is there anyone out there that gets what i am saying? am i totally alone in my self-induced and self-perpetuating circle? how long do i need to be off the xyrem before my body and brain will lower tolerance?

it is 12:54 am where i am and i took 3g and 11:30p. i am typing while enjoying a feeling similar to being stoned, but xyrem is a significantly more expensive addiction than pot! please do not reply with any fluffy kitten and hugs advice like be strong and tell the doc, or god will give me strength, or i should focus on all the good things in life. all realistic and grounded advice is extremely welcome and will be strongly considered. N sux, the treatments suck, the public opinion of it sux, no one i know understands me, and xyrem gives me bliss... addiction sux.

#2 Kathleen

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Posted 12 October 2009 - 10:16 AM

Oh my, .... I wish that I knew more to answer your question about how long it has to be out of your system, but I don't, I am sorry. Hopefully we can find that answer here.

The fact is, you know this is a problem, you have an addiction to a drug. Admitting it is the first step - congratulations. ;)
Being willing to change is another step altogether. The addition has a hold on you that you cannot control, that is why you keep wanting more. It is a cycle that only you can decide to break. I am very glad that you posted here, sounds to me like you have the willingness to change, you just need a plan. I will not tell you that it will be easy, it will be hard, but you know it has to be done.

Of course, my strong suggestion is to talk to your doctor, you may not be the only one that has this problem. I am not a doctor, I do not play one on TV, and cannot give any medical advice. With that said....If you choose not to talk to your doctor, keep reading...

You mentioned that you were a housewife, so first of all, I would come clean with your husband. If not, do you have someone close to you that you trust? (Maybe your chem friend! ) If so, I would sit down, and spill your guts - being accountable to another person will help you stay strong and do what you know in your heart you HAVE to do. The addiction will cloud your thought process, as you have realized. Maybe you could make a plan to taper the Xyrem back to the original dose.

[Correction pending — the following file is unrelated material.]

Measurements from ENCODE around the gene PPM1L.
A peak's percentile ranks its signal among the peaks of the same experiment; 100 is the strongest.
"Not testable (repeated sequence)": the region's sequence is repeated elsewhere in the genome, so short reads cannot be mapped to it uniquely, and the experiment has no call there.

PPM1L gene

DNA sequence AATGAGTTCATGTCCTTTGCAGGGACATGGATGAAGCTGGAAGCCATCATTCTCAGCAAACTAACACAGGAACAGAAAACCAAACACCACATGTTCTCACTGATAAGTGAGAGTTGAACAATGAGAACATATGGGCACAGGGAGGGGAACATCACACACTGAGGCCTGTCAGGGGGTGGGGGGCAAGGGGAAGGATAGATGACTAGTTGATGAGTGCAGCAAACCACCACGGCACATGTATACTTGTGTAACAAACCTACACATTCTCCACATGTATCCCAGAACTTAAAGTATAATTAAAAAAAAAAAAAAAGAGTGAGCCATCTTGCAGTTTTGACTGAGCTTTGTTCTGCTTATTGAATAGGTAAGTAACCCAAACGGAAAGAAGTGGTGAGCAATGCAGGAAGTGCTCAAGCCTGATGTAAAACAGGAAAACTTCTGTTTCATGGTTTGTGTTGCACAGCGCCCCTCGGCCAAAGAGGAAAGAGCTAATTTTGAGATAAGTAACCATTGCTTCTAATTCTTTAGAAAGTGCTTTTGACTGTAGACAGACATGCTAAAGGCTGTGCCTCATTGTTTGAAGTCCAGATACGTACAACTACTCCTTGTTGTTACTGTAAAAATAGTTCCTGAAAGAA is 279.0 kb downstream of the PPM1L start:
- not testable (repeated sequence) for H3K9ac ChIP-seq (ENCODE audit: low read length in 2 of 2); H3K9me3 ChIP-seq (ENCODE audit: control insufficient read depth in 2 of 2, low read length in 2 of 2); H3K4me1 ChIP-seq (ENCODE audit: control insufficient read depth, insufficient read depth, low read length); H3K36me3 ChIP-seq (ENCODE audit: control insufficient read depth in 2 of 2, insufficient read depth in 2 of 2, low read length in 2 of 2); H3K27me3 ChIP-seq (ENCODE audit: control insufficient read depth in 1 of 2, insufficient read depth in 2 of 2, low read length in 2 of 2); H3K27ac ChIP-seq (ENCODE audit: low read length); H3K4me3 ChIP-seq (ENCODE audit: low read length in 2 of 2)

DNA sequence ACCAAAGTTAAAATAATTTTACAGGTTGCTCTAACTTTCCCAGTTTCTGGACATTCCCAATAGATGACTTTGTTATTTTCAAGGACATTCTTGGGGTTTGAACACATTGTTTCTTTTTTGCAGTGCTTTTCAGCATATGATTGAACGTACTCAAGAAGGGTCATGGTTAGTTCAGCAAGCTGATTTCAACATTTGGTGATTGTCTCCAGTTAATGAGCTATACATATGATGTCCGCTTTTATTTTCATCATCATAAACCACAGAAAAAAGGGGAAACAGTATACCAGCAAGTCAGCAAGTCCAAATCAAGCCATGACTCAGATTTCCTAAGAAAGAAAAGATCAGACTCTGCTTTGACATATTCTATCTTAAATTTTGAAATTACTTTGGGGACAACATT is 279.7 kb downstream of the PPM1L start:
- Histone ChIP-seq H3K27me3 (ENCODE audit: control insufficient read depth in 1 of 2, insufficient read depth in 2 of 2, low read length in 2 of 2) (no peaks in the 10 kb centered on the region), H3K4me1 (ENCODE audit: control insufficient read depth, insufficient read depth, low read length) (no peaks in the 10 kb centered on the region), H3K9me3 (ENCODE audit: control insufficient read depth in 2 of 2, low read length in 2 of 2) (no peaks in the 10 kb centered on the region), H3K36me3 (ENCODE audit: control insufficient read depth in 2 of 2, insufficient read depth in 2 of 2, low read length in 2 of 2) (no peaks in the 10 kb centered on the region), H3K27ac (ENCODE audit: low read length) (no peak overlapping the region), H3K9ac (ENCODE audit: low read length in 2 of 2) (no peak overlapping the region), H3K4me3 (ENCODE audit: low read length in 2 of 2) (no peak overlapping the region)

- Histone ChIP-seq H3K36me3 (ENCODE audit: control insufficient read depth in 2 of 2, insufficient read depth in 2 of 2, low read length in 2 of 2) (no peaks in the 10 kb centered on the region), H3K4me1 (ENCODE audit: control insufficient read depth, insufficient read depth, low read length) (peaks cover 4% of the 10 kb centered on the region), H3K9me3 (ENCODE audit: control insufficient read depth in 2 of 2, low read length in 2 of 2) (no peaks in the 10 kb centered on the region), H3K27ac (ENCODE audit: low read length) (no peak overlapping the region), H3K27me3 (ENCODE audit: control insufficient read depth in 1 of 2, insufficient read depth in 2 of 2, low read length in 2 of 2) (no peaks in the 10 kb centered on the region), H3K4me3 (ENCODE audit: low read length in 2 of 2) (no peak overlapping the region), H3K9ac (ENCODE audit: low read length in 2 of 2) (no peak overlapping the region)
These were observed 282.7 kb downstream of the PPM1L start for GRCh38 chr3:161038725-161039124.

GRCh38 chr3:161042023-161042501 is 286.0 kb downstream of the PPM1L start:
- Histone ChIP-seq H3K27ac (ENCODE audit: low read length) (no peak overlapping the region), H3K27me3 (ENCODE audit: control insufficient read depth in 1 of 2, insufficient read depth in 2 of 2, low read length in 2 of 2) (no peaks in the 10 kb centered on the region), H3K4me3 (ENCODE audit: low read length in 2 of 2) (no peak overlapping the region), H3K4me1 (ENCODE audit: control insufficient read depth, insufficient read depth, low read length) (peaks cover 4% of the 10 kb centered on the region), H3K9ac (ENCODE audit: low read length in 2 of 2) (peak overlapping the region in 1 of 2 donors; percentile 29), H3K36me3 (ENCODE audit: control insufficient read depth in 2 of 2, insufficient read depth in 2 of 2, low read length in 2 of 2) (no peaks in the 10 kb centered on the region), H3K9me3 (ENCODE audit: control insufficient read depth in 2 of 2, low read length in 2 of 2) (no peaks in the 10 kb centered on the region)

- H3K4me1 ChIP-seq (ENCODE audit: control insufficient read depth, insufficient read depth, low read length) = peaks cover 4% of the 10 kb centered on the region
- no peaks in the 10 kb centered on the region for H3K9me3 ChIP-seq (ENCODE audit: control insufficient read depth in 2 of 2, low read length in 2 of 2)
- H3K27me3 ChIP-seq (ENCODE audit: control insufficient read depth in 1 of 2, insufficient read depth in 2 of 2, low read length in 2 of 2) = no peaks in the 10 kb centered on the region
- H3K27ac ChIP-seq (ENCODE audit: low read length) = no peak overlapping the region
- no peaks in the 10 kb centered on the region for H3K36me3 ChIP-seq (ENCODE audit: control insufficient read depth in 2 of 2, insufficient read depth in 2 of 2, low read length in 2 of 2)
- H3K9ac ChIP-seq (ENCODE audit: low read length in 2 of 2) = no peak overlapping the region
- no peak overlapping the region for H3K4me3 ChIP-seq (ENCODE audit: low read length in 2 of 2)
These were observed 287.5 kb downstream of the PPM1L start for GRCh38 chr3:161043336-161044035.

You may even consider visiting a 12 step meeting, even if it is just to listen & get some literature.

After reading your post, I had to reply, I am afraid for your safety, please do something right away and keep us updated.

Kathleen, PWN in US:wub:

#3 Bafflegab

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Posted 14 October 2009 - 03:01 PM

I have been on xyrem for 4 years now. i started at 3g total dose for a night. i can't for the life of me figure out how and/or when it happened, but i have slowly progressed to 20g per night and it no longer helps the daytime sleepiness. I had a chem friend read over the drug info today and he told me that addiction can occur when you take more than 9g per night on a reg basis. I start around 11p with 5g, and then I wake up every 2 hours like clockwork (no alarm) for my next dose. anything less than 3g does nothing, so i end up taking 3g at 1a, 3a, 5a, 7a, and 9a to get my full 12 hours in.